Aftershocks

COVID’s Aftershocks: Africa’s last ditch battle to stop a third wave

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A roundup of the latest news, stats, and analysis of COVID-19’s impact in Africa. View our data tracker and sign up for our weekly newsletter, and read on for what we’re calling for at the G7 summit, the UK’s aid cuts, and how ONE plans to elevate African female journalists covering the pandemic.

Top news

Turning point: This week’s G7 summit needs to be a “turning point” in the race to vaccinate the world against COVID-19. Joe Biden played the first card as he boarded Air Force 1 on Wednesday, promising to announce a major plan to vaccinate the world (more on that later). At ONE we’re joining 200 world leaders in calling for the G7 to do whatever it takes to beat the virus everywhere, starting with immediately sharing at least 1 billion of their surplus doses by September. Early indications suggest G7 leaders may announce recycled commitments some of which won’t be delivered until next year. That will not be good enough.

Last ditch battle: The crucial summit in Cornwall comes as Africa is facing a last ditch battle against a third wave of infections. Eight African countries have seen a 30% rise in cases in the past week, with Uganda reporting a staggering 131% increase. This surge could be devastating to Africa’s fragile health systems. Meanwhile, although vaccines administered in Africa this week hit their highest daily rate so far, the WHO warned that imports of vaccines to the continent are starting to dry up, as nearly 20 African countries have already used up more than two-thirds of their supply. This is largely due to the Indian government’s ban on vaccine exports; COVAX has received only 30 million of the 200 million doses it ordered from India’s Serum Institute.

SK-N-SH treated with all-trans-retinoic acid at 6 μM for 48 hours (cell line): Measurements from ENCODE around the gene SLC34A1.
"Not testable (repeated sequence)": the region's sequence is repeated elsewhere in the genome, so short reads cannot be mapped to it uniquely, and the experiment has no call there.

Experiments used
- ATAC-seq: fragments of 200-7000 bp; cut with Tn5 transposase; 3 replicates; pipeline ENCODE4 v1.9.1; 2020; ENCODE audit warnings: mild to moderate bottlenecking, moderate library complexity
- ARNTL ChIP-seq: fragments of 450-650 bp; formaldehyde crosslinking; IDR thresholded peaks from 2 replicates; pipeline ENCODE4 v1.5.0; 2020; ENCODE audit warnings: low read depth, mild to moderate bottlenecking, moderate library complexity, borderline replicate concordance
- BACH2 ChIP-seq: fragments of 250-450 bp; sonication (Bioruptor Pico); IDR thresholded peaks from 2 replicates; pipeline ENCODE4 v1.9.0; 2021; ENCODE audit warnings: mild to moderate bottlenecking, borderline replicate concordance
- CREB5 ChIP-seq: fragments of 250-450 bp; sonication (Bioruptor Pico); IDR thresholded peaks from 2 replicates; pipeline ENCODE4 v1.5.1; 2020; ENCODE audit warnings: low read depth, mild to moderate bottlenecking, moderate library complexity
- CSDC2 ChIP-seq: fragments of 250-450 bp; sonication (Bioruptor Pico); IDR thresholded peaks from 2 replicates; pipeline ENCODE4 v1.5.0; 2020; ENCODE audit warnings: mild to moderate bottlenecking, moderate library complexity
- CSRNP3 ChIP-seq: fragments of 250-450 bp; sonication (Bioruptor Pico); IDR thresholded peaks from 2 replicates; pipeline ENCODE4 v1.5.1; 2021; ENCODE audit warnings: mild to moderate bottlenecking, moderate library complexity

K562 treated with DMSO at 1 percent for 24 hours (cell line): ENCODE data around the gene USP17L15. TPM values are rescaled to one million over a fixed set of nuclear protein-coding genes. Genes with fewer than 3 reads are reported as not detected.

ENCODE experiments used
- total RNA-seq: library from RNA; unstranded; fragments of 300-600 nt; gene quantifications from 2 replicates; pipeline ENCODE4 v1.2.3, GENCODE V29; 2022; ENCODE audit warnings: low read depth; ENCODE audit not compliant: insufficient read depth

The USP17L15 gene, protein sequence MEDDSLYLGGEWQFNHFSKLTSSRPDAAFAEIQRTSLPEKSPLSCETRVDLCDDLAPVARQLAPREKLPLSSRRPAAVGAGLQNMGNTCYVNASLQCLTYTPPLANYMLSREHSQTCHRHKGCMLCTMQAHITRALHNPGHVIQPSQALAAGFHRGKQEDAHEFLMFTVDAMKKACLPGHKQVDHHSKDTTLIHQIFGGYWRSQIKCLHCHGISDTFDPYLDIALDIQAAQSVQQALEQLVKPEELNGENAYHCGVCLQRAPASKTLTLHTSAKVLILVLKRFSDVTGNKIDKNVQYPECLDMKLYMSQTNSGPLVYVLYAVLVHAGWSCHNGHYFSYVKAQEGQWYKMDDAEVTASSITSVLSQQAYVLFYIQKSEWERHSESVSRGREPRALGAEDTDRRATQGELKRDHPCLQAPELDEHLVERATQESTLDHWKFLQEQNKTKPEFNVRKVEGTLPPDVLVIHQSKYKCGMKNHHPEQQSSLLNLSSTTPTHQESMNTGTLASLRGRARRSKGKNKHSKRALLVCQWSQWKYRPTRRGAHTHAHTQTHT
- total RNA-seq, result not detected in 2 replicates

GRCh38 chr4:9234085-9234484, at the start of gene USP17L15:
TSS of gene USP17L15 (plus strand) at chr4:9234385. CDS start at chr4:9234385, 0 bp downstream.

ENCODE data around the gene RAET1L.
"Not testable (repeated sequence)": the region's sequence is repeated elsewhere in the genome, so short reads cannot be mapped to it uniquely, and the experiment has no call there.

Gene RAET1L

Not Biden his time: The US will pledge to donate 500 million doses to COVAX. The jabs (200 million this year, 300 million next) will go to 92 low- and lower-middle income countries, including all AU member countries. Speaking last week on the US administration’s rationale for dose sharing, ONE CEO Gayle Smith (currently seconded to the USG to coordinate the US global COVID-19 response) said “our goal is to end the pandemic and maximise the supply as quickly as we can.” Bravo.

Local boost: Both Senegal and Egypt will start producing COVID-19 vaccines in a boost to Africa’s drug-manufacturing ambitions. Senegal agreed a deal with Belgian biotech group Univercells to produce doses, while Egypt will start production of the Chinese vaccine Sinovac from mid-June. BioNTech also announced it’s planning an expansion into Africa, aiming at setting up mRNA vaccine production facilities on the continent within the next four years. Africa currently imports 99% of the doses it uses, so increasing local production is a key long-term challenge.

Master plan: The Mastercard Foundation this week committed $1.3 billion to support the Africa CDC’s vaccine rollout. The partnership will help vaccinate 50 million people, and support the AU’s goal of reaching 60% of the population by 2022. It will invest heavily in logistics and distribution, supporting the AU’s vaccine procurement facility and job creation in vaccine production. G7 leaders and others in the private sector should follow this example and treat this pandemic like the emergency it is.

Shortfall: East Africa’s largest economies are planning to borrow at least $16 billion to help fund their pandemic recovery. Kenya, Uganda, and Tanzania are facing a combined budget shortfall of about $16.4 billion, which they’re hoping to fill with internal and external borrowing. Tanzania is in talks with the IMF to secure a loan of up to $570 million to tackle COVID’s aftershocks.